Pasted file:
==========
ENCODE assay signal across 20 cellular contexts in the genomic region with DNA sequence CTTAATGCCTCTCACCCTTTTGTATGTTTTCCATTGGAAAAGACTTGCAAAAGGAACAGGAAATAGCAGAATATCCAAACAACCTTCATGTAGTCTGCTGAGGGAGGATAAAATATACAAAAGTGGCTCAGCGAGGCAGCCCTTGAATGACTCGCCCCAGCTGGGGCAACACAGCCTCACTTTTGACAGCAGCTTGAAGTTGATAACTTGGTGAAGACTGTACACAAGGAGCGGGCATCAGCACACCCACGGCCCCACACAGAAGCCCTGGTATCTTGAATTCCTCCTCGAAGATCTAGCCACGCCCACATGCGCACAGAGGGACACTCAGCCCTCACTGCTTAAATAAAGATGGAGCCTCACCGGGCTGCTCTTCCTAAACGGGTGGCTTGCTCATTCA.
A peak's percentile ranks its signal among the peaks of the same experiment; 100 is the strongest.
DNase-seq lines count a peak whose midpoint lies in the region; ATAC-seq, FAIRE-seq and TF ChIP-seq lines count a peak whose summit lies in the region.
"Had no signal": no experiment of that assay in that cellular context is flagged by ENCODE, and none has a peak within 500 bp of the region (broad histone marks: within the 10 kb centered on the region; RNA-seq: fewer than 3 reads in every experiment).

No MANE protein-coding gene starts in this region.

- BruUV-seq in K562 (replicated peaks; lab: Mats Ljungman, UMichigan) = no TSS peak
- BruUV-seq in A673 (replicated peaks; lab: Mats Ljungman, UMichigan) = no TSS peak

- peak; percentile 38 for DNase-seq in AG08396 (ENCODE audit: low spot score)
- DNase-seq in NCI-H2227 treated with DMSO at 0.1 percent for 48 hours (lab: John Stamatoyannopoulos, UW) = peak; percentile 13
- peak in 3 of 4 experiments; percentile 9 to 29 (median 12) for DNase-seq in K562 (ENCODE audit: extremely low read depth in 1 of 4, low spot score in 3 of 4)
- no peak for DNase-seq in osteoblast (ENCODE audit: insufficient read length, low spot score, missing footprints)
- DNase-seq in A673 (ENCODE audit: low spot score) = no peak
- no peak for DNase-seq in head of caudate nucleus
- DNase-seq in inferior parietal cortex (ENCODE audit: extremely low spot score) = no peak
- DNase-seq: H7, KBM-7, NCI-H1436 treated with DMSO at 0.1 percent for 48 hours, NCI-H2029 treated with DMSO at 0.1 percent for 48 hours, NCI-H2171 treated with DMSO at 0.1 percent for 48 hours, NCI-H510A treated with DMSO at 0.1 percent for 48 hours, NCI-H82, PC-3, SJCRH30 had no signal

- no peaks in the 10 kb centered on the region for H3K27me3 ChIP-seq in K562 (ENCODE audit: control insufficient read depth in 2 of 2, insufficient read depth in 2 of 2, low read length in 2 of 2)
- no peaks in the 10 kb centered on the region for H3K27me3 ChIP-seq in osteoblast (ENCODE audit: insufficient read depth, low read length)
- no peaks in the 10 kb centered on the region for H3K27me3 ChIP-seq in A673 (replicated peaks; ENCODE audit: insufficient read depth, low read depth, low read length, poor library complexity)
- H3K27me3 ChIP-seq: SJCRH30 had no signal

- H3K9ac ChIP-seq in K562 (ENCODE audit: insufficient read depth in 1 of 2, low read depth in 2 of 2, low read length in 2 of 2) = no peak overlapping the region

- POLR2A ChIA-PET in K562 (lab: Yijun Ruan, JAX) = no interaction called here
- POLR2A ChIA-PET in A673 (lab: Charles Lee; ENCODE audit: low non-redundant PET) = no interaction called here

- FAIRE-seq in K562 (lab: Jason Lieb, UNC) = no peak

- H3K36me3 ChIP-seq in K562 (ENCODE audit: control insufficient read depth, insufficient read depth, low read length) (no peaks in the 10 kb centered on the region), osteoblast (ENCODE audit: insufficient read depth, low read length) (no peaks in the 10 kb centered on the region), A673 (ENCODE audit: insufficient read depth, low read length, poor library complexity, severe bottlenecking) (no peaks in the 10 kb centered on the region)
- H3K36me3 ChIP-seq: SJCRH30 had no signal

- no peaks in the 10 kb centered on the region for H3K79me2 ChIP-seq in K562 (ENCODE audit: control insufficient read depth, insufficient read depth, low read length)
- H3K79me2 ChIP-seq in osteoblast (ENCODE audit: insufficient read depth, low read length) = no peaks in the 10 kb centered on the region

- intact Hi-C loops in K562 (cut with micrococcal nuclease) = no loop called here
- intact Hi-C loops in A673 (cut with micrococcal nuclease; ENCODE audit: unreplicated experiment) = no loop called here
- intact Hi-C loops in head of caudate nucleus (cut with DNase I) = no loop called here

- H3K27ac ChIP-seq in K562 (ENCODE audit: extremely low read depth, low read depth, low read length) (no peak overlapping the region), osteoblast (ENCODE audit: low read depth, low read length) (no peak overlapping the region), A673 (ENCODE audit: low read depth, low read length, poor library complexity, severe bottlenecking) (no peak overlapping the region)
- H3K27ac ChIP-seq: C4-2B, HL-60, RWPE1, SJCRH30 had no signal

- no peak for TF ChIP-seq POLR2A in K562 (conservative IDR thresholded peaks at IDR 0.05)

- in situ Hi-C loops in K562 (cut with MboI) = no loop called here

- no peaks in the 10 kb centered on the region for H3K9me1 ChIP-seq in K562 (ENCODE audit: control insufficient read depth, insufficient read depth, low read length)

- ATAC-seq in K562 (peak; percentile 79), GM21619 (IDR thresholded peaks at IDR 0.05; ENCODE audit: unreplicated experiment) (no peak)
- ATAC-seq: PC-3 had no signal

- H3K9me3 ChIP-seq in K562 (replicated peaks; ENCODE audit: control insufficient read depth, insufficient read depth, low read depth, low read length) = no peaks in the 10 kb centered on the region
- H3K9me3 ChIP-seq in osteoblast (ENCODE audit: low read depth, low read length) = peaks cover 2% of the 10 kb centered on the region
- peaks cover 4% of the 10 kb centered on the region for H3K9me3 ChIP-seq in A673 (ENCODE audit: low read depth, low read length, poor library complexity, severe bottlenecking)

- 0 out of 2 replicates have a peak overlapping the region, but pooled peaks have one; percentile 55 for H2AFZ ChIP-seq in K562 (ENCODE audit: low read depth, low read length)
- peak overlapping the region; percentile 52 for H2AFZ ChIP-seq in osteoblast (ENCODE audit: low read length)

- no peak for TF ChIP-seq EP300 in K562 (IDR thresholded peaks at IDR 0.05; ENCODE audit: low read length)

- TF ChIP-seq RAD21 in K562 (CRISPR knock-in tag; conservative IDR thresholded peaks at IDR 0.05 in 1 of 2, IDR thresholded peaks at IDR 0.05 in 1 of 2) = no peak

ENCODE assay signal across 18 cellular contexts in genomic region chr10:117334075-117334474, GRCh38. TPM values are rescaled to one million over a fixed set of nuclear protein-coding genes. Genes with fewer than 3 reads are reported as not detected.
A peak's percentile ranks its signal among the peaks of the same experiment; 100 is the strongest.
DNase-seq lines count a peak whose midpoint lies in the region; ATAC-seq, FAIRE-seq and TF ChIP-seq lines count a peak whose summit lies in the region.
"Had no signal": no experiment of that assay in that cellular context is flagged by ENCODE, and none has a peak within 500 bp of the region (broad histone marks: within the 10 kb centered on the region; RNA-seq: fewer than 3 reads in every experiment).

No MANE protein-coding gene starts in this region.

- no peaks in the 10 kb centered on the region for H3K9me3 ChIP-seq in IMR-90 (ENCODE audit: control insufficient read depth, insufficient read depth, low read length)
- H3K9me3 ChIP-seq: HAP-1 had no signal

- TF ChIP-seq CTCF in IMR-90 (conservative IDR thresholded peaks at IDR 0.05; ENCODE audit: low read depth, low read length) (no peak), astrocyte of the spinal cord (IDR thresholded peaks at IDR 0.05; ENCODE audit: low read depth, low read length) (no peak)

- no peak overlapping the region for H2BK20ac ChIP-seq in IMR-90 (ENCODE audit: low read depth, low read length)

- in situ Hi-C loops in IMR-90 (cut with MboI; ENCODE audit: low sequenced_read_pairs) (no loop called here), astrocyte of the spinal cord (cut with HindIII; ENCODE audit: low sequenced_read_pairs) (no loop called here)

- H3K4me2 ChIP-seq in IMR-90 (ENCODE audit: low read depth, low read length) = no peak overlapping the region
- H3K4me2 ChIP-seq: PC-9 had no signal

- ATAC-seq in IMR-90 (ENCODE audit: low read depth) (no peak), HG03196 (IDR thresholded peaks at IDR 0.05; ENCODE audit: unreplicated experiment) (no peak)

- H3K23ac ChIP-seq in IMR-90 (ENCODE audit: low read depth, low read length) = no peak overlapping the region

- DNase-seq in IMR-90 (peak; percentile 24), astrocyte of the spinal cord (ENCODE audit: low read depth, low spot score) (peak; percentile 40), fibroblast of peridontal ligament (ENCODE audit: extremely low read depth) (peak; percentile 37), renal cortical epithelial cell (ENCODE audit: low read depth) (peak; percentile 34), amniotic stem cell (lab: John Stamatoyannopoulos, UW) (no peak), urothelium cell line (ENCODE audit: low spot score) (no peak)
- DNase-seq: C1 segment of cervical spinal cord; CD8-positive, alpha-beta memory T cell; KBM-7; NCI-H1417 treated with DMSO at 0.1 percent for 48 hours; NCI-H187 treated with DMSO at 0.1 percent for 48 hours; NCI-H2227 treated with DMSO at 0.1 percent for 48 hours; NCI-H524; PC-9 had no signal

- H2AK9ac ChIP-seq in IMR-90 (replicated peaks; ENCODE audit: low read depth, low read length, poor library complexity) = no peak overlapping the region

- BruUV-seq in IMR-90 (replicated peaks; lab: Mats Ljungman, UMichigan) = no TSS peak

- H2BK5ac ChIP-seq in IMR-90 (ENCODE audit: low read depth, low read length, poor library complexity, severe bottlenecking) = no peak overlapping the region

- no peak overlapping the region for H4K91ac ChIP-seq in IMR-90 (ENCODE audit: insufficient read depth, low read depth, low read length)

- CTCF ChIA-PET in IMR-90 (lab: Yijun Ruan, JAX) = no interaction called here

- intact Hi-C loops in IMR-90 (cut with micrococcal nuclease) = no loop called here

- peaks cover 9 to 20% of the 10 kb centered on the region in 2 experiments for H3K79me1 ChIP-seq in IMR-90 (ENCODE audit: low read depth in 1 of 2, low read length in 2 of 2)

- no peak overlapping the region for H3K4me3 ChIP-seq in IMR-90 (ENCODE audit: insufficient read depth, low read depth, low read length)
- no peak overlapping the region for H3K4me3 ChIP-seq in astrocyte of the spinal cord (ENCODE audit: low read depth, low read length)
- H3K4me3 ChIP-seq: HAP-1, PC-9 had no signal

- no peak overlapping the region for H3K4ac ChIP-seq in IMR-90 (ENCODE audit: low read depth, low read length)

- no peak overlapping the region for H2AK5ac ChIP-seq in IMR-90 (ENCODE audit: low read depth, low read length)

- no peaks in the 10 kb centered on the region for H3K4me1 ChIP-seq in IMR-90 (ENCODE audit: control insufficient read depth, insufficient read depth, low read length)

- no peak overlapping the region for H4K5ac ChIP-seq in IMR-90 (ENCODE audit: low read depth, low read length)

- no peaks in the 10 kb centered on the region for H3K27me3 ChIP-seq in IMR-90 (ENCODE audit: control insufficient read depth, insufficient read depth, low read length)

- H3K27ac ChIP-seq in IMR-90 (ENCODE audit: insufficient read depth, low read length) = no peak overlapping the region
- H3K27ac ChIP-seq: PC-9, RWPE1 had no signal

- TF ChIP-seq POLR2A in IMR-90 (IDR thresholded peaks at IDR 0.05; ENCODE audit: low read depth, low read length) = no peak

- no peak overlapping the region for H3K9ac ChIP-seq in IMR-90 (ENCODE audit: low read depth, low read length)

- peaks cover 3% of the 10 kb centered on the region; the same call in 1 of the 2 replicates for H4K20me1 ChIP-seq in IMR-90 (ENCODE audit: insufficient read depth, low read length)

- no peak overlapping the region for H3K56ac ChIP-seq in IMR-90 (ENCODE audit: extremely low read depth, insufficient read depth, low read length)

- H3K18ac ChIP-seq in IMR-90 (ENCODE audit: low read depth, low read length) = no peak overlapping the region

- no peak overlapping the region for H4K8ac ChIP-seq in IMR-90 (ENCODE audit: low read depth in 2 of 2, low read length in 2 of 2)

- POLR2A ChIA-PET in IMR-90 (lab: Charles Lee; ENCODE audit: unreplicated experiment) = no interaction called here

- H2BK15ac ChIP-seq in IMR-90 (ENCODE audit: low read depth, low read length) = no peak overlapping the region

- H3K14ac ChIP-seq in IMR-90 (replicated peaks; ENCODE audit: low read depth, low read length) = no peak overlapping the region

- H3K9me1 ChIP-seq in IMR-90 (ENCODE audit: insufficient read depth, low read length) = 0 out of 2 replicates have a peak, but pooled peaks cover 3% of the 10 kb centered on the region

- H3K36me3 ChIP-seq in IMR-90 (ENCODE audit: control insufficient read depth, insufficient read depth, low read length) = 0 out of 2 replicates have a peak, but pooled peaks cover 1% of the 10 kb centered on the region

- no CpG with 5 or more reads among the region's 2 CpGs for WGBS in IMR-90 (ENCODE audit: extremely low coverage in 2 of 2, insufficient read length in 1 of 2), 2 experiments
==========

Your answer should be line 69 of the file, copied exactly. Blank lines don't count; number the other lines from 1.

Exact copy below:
- no peak overlapping the region for H3K4me3 ChIP-seq in astrocyte of the spinal cord (ENCODE audit: low read depth, low read length)